Lassell, W. (1847). "Observations of Neptune and his satellite". Monthly Notices of the Royal Astronomical Society 7 (17): 307–308. Bibcode:1847MNRAS...7..307L. doi:10.1002/asna.18530360703.
- Smith, R. W.; Baum, R. (1984). "William Lassell and the Ring of Neptune: A Case Study in Instrumental Failure". Journal of the History of Astronomy 15 (42): 1–17. Bibcode:1984JHA....15....1S.
- Flammarion, Camille (1880). "Astronomie populaire, p. 591". Archived from the original on 2011-10-05. Retrieved 2007-04-10.
- Moore, Patrick (1996-04). The planet Neptune: an historical survey before Voyager. Wiley-Praxis Series in Astronomy and Astrophysics (2nd ed.). John Wiley & Sons. pp. 150 (see p. 68). ISBN 978-0-471-96015-7. OCLC 33103787.
- "Planet and Satellite Names and their Discoverers". International Astronomical Union. Archived from the original on 2008-02-12. Retrieved 2008-01-13.
- Davies, M.; Rogers, P.; Colvin, T. (1991). "A Control Network of Triton". J. Geophys. Res. 96(E1): 15675–15681. Bibcode:1991JGR....9615675D. doi:10.1029/91JE00976.
- Seasons Discovered on Neptune's Moon Triton — Space.com (2010) Archived 5 October 2011 at WebCite
- Chyba, C. F.; Jankowski, D. G.; Nicholson, P. D. (1989-07). "Tidal evolution in the Neptune-Triton system". Astronomy and Astrophysics 219 (1–2): L23–L26. Bibcode:1989A&A...219L..23C.
- Cruikshank, Dale P. (2004). "Triton, Pluto, Centaurs, and Trans-Neptunian Bodies". Space Science Reviews 116: 421. Bibcode:2005SSRv..116..421C. doi:10.1007/s11214-005-1964-0. ISBN 978-1-4020-3362-9.
- EXTREME KUIPER BELT OBJECT 2001QG298 AND THE FRACTION OF CONTACT BINARIES Archived 5 October 2011 at WebCite
- Jewitt, Dave (2005). "Binary Kuiper Belt Objects". University of Hawaii. Archived from the original on 2011-10-05. Retrieved 2007-06-24.
- "Triton (Voyager)". NASA. June 1, 2005. Archived from the original on 2011-10-05. Retrieved 2007-12-09.
- Javier Ruiz (December 2003). "Heat flow and depth to a possible internal ocean on Triton". Icarus 166 (2): 436–439. Bibcode:2003Icar..166..436R. doi:10.1016/j.icarus.2003.09.009.
- Jeff Medkeff (2002). "Lunar Albedo". Sky and Telescope Magazine. Archived from the original on 2008-05-23. Retrieved 2008-02-04.
- Grundy, W. M.; Buie, M. W.; Spencer, J. R. (2002-10). "Spectroscopy of Pluto and Triton at 3-4 Microns: Possible Evidence for Wide Distribution of Nonvolatile Solids". The Astronomical Journal 124 (4): 2273–2278. Bibcode:2002AJ....124.2273G. doi:10.1086/342933.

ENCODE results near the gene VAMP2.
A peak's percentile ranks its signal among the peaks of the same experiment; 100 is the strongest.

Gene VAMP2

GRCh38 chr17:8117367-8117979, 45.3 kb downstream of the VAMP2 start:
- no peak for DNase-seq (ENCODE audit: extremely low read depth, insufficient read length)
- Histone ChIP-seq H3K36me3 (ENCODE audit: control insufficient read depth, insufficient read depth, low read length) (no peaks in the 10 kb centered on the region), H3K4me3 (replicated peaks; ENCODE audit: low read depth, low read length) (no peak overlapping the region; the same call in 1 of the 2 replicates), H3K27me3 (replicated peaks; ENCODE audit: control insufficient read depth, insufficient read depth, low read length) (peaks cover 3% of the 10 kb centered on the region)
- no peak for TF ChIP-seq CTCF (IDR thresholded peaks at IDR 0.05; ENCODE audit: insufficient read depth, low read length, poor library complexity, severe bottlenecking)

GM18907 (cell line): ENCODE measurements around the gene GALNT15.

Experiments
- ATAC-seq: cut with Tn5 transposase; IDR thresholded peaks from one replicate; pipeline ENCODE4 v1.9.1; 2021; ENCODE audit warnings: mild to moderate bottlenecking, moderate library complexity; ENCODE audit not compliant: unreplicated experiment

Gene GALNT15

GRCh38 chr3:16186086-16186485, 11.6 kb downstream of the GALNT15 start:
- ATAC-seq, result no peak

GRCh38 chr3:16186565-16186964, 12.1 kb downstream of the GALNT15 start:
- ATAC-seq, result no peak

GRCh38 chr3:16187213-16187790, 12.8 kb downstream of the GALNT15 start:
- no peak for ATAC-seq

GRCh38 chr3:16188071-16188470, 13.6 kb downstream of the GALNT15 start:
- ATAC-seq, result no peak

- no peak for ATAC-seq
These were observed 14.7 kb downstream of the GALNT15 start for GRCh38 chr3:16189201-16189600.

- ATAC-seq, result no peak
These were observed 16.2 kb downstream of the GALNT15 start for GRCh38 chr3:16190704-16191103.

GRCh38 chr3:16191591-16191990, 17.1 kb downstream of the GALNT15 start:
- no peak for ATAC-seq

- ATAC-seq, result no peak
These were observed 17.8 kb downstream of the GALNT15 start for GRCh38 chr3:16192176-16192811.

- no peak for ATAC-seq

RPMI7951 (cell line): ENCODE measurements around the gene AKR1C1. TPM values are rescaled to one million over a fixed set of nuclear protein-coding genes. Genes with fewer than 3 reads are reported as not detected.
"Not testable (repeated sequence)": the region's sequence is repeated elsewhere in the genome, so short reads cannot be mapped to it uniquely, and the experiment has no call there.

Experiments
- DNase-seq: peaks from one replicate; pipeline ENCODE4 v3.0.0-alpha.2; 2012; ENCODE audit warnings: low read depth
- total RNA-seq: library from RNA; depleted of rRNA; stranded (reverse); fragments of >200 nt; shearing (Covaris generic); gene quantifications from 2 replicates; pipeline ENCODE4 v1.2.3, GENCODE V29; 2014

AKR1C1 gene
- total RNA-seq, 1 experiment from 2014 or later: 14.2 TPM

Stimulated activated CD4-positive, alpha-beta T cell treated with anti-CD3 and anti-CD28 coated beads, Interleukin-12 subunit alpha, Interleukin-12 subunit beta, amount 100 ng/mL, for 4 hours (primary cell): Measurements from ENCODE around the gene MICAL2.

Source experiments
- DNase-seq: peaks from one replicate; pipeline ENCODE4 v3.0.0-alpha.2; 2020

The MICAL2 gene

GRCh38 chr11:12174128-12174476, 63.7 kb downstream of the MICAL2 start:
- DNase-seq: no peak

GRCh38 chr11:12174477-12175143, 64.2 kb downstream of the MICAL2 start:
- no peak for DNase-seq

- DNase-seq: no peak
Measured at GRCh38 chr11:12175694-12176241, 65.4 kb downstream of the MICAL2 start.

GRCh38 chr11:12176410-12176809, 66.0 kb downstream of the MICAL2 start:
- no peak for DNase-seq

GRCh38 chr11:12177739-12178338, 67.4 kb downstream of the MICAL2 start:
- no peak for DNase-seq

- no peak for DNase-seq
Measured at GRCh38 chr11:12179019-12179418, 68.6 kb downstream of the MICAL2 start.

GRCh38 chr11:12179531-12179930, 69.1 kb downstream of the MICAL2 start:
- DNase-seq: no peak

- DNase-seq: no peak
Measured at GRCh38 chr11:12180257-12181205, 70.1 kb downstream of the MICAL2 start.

- Hussmann, H.; Sohl, Frank; Spohn, Tilman (November 2006). "Subsurface oceans and deep interiors of medium-sized outer planet satellites and large trans-neptunian objects". Icarus 185 (1): 258–273. Bibcode:2006Icar..185..258H. doi:10.1016/j.icarus.2006.06.005.
- Louis Neal Irwin, Dirk Schulze-Makuch (June 2001). "Assessing the Plausibility of Life on Other Worlds". Astrobiology 1 (2): 143–60. Bibcode:2001AsBio...1..143I. doi:10.1089/153110701753198918. PMID 12467118.
- Ron Miller; William K. Hartmann (May 2005). The Grand Tour: A Traveler's Guide to the Solar System (3rd ed.). Thailand: Workman Publishing. pp. 172–73. ISBN 978-0-7611-3547-0.
- Lellouch, E.; C. de Bergh, B. Sicardy, S. Ferron, and H.-U. K¨aufl (2010). "Detection of CO in Triton's atmosphere and the nature of surface-atmosphere interactions". Astronomy & Astrophysics 512: L8. arXiv:1003.2866. Bibcode:2010A&A...512L...8L. doi:10.1051/0004-6361/201014339.
- N S Duxbury, R H Brown (August 1993). "The Phase Composition of Triton's Polar Caps". Science 261 (5122): 748–751. Bibcode:1993Sci...261..748D. doi:10.1126/science.261.5122.748. PMID 17757213.
- Tryka, Kimberly, Robert Brown, V. Anicich et al. (August 1993). "Spectroscopic Determination of the Phase Composition and Temperature of Nitrogen Ice on Triton". Science 261 (5122): 751–754. Bibcode:1993Sci...261..751T. doi:10.1126/science.261.5122.751. PMID 17757214.
- Smith, B. A.; Soderblom, L. A.; Banfield, D.; Barnet, C.; Basilevsky, A. T.; Beebe, R. F.; Bollinger, K.; Boyce, J. M. et al. (1989). "Voyager 2 at Neptune: Imaging Science Results". Science 246 (4936): 1422–1449. Bibcode:1989Sci...246.1422S. doi:10.1126/science.246.4936.1422. PMID 17755997.
- Stevens, M. H.; Strobel, D. F.; Summers, M. E.; Yelle, R. V. (1992-04-03). "On the thermal structure of Triton's thermosphere". Geophysical Research Letters 19 (7): 669–672. Bibcode:1992GeoRL..19..669S. doi:10.1029/92GL00651. Retrieved 2011-10-08.